The 5-Step Process to Add a New Move To Your Game

As a basketball trainer for over 15 years, I’ve heard many players express disappointment in their game by explaining that while they feel comfortable performing a move in a training session, during pickup or even at practice, they have trouble executing this same move during a game. I used to feel that I was always a better “pick-up” player than a game player. It was frustrating to outplay starters consistently during pick-up and scrimmages only to not be able to execute the same way when the lights came on. (While I will write a separate article addressing the mental aspect to this situation, I want the focus of this article to be on skill-development.)

All too often I have seen players abandon moves before they put in the necessary practice time to have enough to go on to see if the move in question was actually effective. Through my personal and professional experience, I began to realize that players get frustrated or lose motivation to learn a new move because they don’t approach it with the appropriate step-by-step process that allows them to successfully incorporate this move on the court. If you want to add a new move into your game that will actually stick and make a difference, follow the following Five steps…

1. Introduction/Foundation Phase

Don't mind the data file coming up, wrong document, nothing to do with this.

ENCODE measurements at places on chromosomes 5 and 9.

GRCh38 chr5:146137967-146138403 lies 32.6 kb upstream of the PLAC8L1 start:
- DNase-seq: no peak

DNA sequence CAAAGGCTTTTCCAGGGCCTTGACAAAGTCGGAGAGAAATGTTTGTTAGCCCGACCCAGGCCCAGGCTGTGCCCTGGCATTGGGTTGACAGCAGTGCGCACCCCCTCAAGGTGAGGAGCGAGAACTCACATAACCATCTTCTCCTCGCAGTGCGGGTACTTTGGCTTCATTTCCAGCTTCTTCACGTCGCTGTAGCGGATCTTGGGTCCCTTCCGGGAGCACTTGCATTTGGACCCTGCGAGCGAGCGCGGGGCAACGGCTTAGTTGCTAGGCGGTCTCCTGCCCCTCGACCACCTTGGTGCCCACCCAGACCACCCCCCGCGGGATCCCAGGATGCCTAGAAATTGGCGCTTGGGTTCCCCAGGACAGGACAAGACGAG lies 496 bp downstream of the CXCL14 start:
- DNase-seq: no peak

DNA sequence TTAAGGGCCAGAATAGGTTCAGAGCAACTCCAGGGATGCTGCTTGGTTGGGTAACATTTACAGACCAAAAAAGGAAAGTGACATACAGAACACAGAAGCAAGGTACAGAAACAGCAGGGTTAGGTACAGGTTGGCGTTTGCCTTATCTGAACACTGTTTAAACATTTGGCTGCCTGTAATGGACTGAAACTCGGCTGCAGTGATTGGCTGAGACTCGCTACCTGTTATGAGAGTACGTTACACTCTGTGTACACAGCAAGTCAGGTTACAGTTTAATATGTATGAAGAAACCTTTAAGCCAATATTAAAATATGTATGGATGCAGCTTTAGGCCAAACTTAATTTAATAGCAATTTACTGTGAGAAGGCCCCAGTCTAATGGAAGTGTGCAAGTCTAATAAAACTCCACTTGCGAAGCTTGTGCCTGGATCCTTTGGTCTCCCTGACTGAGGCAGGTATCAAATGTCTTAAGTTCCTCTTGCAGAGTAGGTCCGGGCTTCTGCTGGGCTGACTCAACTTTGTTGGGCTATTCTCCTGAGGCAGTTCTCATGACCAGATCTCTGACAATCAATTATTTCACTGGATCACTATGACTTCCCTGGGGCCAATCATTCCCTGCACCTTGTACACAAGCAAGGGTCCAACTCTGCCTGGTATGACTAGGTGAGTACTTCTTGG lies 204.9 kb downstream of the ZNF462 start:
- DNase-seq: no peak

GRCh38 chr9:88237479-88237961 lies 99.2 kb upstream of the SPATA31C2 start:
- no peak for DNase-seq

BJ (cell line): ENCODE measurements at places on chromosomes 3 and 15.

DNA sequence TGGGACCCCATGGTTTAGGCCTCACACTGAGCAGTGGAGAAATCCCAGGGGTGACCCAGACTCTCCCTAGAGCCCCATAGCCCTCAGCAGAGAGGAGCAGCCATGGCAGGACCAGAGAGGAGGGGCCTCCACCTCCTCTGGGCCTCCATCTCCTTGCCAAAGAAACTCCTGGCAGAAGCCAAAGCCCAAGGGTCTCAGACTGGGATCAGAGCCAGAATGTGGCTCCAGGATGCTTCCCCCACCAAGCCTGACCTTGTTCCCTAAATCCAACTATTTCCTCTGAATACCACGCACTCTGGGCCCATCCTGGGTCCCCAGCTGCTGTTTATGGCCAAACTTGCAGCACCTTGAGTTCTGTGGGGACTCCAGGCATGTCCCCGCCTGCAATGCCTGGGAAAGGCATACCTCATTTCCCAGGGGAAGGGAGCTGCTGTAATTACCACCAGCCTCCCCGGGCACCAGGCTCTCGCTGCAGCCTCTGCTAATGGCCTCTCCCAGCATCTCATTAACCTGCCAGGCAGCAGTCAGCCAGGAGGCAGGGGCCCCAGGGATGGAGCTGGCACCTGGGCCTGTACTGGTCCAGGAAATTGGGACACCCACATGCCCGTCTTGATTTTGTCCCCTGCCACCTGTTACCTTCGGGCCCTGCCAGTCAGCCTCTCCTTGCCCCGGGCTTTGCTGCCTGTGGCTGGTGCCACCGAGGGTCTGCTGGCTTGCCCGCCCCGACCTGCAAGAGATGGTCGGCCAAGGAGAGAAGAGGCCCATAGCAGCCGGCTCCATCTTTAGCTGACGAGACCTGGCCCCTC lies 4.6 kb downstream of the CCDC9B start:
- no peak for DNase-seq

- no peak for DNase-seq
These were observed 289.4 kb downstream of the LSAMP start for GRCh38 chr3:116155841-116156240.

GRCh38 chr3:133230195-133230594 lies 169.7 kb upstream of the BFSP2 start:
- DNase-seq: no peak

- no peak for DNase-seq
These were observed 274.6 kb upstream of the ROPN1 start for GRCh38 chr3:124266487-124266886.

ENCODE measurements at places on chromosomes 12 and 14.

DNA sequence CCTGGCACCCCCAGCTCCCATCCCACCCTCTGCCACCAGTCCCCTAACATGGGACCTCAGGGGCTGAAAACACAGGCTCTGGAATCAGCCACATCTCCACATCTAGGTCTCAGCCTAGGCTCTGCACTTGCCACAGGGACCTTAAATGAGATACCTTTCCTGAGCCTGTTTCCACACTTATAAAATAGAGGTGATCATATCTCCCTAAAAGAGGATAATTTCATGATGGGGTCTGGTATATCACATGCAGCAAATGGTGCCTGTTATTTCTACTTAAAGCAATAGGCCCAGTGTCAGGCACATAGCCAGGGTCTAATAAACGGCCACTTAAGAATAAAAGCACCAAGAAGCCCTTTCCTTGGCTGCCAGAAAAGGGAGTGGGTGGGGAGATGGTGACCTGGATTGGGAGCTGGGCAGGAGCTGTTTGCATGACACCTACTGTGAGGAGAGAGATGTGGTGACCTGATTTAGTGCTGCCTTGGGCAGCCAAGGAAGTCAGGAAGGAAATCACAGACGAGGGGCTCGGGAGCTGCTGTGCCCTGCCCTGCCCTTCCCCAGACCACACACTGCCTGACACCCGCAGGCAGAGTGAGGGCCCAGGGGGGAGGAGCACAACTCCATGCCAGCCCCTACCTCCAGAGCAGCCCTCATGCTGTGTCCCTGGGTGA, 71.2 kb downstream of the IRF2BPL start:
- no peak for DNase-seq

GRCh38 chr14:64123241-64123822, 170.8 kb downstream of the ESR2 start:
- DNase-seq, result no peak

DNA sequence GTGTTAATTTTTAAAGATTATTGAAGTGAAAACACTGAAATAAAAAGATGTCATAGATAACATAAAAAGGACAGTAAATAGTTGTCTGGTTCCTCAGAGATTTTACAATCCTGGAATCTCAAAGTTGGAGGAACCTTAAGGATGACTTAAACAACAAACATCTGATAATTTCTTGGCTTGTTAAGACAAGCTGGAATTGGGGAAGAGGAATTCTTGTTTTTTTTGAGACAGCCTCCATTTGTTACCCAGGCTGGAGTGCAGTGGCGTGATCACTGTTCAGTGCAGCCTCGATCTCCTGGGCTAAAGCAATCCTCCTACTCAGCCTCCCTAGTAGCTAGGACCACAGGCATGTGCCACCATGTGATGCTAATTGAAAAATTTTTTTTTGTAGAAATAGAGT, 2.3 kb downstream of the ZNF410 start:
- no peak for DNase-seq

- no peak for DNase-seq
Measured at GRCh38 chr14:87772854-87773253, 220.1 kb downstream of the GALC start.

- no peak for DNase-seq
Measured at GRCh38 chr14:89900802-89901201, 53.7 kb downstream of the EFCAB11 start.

When a player is introduced to a new move, it is important that they first learn WHY they are performing the move, WHEN it should be used and WHERE it is most effective on the court before even learning HOW to perform this move. Once the player understands the WHY, WHEN & WHERE, they then will be able to learn HOW to do this move with more purpose and at a faster pace. When a player is learning HOW to do a move, the practice of “WHOLE-PIECE-PART-WHOLE” is a great way to breakdown the handwork, footwork and body angles of the various parts to this move. First, the player should see how the move is done in its entirety (whether watching a video or through a trainer or coach demonstration). Next, the player should break down the different steps (pieces) involved in the move. Within each step/piece there may be many “parts” that need to be executed in order for that step in the move to be effective. Once all of the pieces, and their parts, are broken down and learned correctly, then the athlete is ready to practice this move as a WHOLE. During the introduction/foundation phase of adding a move to your game, it is important that the player go at a speed with which they are performing this move correctly and consistently.